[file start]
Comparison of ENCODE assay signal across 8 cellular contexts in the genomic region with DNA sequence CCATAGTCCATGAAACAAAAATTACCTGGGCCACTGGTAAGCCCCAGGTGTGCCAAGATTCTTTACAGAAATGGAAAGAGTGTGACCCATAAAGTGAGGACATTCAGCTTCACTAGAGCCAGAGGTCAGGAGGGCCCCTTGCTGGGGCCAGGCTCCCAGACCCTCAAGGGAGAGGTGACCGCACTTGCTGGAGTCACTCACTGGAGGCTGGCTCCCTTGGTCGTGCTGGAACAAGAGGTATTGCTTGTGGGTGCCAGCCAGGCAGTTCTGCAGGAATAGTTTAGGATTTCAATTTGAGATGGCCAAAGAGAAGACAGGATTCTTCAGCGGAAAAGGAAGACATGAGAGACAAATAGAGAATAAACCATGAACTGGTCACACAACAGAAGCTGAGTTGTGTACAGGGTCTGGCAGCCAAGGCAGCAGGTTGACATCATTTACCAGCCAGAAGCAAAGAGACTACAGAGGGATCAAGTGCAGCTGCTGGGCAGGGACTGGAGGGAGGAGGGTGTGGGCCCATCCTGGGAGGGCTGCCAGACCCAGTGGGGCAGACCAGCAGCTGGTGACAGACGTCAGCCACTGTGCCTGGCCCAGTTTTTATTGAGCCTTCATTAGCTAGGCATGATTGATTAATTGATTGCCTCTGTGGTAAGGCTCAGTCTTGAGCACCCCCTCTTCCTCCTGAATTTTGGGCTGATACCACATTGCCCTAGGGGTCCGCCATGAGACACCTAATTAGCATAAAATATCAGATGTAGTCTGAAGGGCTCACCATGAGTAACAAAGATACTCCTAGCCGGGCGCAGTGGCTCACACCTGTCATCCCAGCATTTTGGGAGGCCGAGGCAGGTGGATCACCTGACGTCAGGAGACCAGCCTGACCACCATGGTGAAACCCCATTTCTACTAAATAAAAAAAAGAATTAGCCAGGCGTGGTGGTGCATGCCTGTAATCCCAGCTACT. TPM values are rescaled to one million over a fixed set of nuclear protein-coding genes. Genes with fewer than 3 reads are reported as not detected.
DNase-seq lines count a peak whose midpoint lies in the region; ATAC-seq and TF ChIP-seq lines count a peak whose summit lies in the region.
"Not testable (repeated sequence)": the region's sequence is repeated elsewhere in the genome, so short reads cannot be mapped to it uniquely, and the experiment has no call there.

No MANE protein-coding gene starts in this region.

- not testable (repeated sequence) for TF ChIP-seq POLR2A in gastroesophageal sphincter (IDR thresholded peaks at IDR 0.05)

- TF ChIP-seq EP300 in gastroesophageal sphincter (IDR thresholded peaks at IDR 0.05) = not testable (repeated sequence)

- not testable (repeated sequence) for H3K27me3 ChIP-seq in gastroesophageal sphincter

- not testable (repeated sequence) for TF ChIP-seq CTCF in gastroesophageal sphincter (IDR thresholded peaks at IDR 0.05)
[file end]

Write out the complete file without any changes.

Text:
Comparison of ENCODE assay signal across 8 cellular contexts in the genomic region with DNA sequence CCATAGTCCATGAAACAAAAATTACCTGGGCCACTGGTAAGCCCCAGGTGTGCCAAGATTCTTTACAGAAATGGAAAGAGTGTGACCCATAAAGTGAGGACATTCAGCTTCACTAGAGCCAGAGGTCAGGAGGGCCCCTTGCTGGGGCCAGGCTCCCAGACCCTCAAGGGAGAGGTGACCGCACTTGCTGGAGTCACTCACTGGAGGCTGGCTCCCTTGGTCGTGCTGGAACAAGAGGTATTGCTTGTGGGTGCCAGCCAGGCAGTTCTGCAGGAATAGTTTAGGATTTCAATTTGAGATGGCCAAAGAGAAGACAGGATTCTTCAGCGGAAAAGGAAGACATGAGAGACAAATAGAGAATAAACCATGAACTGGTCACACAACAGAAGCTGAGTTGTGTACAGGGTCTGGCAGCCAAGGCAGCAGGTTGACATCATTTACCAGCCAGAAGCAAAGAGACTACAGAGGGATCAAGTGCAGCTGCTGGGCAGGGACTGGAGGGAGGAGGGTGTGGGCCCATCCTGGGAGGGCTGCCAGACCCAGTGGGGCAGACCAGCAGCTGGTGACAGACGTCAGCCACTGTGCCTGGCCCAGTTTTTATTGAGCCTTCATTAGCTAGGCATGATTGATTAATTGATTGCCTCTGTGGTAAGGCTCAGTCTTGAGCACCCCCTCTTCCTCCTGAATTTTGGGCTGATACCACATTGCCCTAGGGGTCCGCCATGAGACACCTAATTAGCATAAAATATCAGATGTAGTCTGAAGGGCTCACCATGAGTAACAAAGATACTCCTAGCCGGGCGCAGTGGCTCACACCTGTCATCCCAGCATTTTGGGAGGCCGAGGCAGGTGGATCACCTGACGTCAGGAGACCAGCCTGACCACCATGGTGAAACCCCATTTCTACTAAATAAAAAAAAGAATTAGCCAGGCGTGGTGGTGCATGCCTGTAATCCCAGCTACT. TPM values are rescaled to one million over a fixed set of nuclear protein-coding genes. Genes with fewer than 3 reads are reported as not detected.
DNase-seq lines count a peak whose midpoint lies in the region; ATAC-seq and TF ChIP-seq lines count a peak whose summit lies in the region.
"Not testable (repeated sequence)": the region's sequence is repeated elsewhere in the genome, so short reads cannot be mapped to it uniquely, and the experiment has no call there.

No MANE protein-coding gene starts in this region.

- not testable (repeated sequence) for TF ChIP-seq POLR2A in gastroesophageal sphincter (IDR thresholded peaks at IDR 0.05)

- TF ChIP-seq EP300 in gastroesophageal sphincter (IDR thresholded peaks at IDR 0.05) = not testable (repeated sequence)

- not testable (repeated sequence) for H3K27me3 ChIP-seq in gastroesophageal sphincter

- not testable (repeated sequence) for TF ChIP-seq CTCF in gastroesophageal sphincter (IDR thresholded peaks at IDR 0.05)